To Thomas Pinckney1
Treasury Department December 30th 1794
It has been determined to import from Europe as expeditiously as may be, Twenty Anchors for the use of the Six Frigates for which provision was made in the last Session of Congress.2
I have been induced therefore to take the liberty of asking your care of the business and to request that you will without delay cause the number of Anchors required to be procured and shipped agreeably to the Memmorandum transmitted to you herewith. If direct conveyances should not immediately offer for the several Ports in the United States designated in the Memmorandum, I would then advise the shipping of them in four divisions—Those for instance intended for Norfolk might go to Baltimore Those for Portsmouth to Boston, and so Vice Versa. There being a material difference however in the size of the Anchors, it will be necessary in order to avoid confusion, that there be not only Seperate bills of loading for each parcel but that the names of the respective places to which they are destined should be marked thereon.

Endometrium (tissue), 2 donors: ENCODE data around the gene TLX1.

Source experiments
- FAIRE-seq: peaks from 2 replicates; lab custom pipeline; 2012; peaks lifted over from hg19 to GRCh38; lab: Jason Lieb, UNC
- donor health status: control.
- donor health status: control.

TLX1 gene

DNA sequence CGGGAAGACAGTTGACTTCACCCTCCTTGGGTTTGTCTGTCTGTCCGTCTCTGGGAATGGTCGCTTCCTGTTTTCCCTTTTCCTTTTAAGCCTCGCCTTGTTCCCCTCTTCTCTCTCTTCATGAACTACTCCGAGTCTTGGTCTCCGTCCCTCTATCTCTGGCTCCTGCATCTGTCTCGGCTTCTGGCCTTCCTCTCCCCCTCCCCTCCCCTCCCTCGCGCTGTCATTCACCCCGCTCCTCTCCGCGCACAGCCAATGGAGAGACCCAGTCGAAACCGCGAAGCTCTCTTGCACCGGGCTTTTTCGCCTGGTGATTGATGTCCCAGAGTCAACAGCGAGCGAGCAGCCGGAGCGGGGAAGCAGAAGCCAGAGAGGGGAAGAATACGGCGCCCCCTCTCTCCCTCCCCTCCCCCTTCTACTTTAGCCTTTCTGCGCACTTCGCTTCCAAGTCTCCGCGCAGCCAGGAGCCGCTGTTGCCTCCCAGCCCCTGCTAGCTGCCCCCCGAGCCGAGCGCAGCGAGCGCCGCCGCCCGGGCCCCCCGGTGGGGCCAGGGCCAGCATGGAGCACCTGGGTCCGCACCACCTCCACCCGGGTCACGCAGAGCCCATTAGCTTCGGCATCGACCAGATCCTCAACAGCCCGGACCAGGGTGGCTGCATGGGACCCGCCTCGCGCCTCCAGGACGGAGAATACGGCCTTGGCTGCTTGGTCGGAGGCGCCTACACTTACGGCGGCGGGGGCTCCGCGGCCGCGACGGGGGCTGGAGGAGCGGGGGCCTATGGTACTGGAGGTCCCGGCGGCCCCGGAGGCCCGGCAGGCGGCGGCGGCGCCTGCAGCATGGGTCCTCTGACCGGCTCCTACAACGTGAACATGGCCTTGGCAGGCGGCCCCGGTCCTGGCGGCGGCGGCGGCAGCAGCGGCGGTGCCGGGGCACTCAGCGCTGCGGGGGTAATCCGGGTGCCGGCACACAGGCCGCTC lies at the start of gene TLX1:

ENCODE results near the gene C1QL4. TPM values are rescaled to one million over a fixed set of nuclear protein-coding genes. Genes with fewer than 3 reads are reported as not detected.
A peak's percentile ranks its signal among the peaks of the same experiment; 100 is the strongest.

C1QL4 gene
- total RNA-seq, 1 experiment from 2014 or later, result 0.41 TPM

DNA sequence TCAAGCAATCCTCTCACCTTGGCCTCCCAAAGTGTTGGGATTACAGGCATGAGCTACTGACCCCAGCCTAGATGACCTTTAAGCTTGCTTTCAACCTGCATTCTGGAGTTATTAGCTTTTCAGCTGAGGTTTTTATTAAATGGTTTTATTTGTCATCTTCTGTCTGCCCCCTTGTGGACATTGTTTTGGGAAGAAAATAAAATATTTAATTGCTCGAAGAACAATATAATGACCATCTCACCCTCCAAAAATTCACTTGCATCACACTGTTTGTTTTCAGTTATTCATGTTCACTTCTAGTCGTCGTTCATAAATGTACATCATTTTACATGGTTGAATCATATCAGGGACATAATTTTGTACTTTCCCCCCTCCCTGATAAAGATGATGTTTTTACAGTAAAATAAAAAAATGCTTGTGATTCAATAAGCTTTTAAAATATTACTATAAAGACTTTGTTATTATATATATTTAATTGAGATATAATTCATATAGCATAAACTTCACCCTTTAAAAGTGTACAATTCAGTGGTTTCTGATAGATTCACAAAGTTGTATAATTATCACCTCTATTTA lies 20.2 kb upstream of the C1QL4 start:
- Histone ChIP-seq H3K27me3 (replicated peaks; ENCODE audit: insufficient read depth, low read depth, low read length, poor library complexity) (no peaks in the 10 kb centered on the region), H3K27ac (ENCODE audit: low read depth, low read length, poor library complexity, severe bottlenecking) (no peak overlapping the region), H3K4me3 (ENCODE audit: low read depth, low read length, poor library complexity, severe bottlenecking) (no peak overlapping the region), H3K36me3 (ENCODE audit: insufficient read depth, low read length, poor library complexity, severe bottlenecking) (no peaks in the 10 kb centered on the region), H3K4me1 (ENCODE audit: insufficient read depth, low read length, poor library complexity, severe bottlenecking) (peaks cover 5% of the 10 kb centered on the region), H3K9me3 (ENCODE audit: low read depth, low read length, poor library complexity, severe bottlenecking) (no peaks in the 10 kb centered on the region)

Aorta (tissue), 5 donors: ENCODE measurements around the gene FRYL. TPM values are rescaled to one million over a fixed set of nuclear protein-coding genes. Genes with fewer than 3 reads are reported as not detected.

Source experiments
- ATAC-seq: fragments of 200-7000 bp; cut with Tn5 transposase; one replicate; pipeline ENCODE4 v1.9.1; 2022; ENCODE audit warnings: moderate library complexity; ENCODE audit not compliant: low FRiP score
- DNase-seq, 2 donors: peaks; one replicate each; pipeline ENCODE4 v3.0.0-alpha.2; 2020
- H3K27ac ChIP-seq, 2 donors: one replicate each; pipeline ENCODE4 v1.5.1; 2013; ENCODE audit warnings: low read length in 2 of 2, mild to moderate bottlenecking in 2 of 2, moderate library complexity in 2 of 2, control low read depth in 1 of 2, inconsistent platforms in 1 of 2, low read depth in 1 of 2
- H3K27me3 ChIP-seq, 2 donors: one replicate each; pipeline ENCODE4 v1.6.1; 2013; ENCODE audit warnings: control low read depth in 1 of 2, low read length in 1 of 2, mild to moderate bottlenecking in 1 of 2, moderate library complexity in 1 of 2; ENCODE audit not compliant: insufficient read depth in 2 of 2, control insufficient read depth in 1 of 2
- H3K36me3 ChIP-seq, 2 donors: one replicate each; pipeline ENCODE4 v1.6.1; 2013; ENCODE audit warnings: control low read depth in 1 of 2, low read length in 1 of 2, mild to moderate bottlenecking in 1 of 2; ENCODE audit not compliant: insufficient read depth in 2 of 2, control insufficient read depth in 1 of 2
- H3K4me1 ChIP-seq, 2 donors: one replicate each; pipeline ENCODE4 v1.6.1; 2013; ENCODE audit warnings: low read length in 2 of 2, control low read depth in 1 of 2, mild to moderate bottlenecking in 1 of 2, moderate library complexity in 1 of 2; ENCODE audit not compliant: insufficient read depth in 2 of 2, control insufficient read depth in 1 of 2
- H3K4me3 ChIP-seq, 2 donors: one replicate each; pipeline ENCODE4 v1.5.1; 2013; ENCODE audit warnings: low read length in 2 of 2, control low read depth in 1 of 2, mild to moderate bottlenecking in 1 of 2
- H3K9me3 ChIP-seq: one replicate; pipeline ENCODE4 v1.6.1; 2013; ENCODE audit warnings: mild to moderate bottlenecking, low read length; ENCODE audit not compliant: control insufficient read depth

The proceeds of the Treasurer’s draught for Three Hundred and three thousand One Hundred and fifteen Guilders on our Commissioners in Amsterdam3 remitted to you on the first instant4 will form the fund out of which you are to pay for the Anchors—but least from the progress of military events in the Netherlands5 you might not have been able to negotiate the bill, or that any delay should arise in the business—it would then be most adviseable to purchase the Anchors immediately on the credit of the United States and either draw upon the Treasury for the amount or engage Remittance to be made from it.6
I shall only add that it will be necessary to insure the amount of the Invoice, so as not to subject the United States to any loss—and that in the Shipment, a preference ought to be given to American Bottoms, unless reasons to the contrary should occur on the spot of which an estimate cannot before hand be formed here.
With the most perfect respect and truest esteem, I have the Honor to be Sir Your most Obedient Servant
Thomas Pinckney Esquire
at the Court of London
Typescript furnished by the South Carolina Historical Society, Charleston, and taken from the original owned by Mr. Beverly Middleton, Charleston.
2. The construction of the frigates was authorized by “An Act to provide a Naval Armament” (1 Stat. description begins The Public Statutes at Large of the United States of America (Boston, 1845). description ends 350–51 [March 27, 1794]). For information on the naval armament, see Henry Knox to H, April 21, 1794, note 1.
3. Willink, Van Staphorst, and Hubbard.
6. Pinckney’s account with the United States for the purchase of articles for the naval armament may be found in RG 217, Miscellaneous Treasury Accounts, 1790–1894, Account No. 10234, National Archives.